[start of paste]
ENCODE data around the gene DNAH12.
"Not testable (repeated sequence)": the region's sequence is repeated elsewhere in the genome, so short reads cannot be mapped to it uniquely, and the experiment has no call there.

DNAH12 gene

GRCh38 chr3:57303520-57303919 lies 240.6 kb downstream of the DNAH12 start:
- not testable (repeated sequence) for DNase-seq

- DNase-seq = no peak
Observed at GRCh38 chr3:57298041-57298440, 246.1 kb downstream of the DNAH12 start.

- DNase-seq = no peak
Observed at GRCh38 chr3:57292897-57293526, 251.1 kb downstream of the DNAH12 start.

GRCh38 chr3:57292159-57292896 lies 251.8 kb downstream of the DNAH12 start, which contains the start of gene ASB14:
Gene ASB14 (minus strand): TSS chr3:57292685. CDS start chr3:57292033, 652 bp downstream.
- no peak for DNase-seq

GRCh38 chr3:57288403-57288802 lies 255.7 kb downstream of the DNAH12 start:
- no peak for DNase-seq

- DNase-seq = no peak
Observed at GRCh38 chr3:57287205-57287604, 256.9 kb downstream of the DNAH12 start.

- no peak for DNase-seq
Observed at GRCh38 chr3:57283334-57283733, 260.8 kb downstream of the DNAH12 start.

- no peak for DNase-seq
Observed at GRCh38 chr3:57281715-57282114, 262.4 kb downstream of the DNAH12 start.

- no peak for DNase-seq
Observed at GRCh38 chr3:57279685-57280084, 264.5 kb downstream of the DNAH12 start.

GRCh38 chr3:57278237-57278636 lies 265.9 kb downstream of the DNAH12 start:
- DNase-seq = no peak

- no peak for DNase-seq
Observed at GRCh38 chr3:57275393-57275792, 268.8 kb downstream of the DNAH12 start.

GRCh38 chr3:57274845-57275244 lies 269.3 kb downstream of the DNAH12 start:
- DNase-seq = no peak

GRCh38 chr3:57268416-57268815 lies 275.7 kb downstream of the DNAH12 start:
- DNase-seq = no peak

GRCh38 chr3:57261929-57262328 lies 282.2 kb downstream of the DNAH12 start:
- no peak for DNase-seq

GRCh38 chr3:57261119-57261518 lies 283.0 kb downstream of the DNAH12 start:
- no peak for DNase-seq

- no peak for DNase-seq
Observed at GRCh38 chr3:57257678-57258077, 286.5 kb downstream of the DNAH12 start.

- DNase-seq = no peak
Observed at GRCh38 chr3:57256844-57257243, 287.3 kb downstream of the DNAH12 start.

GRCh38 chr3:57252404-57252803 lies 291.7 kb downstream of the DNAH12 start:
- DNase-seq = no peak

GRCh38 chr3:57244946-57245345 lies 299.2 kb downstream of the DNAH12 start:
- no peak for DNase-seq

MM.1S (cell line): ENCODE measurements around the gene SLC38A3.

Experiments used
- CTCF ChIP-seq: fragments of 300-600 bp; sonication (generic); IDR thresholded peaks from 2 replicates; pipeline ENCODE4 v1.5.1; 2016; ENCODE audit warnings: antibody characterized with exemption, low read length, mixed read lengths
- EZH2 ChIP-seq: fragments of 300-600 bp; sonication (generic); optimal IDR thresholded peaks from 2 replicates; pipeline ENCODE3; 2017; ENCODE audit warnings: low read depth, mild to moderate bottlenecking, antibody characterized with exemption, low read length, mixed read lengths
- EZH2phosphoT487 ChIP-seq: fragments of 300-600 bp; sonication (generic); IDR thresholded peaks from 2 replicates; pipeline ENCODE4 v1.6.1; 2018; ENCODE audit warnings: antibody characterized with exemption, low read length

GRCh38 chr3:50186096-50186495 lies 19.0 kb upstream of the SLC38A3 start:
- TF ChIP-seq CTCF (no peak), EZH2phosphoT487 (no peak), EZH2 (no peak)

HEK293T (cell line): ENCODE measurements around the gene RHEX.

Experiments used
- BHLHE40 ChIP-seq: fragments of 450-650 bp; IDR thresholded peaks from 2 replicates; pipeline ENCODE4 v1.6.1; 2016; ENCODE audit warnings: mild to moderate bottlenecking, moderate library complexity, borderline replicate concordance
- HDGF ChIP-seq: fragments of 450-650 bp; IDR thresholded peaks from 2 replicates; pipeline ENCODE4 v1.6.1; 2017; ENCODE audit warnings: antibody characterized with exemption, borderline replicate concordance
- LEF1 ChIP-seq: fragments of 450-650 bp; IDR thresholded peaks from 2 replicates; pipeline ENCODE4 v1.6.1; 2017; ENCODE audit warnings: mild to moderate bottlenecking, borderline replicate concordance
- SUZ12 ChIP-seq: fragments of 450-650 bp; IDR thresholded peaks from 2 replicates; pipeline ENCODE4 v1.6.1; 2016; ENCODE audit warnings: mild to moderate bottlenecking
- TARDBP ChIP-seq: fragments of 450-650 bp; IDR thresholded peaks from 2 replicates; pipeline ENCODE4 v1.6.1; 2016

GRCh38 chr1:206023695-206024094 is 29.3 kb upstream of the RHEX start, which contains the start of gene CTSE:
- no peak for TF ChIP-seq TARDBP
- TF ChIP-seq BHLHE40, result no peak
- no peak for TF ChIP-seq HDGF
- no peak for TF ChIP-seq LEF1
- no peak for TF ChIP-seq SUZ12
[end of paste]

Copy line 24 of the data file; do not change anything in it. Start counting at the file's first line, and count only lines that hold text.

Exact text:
- DNase-seq = no peak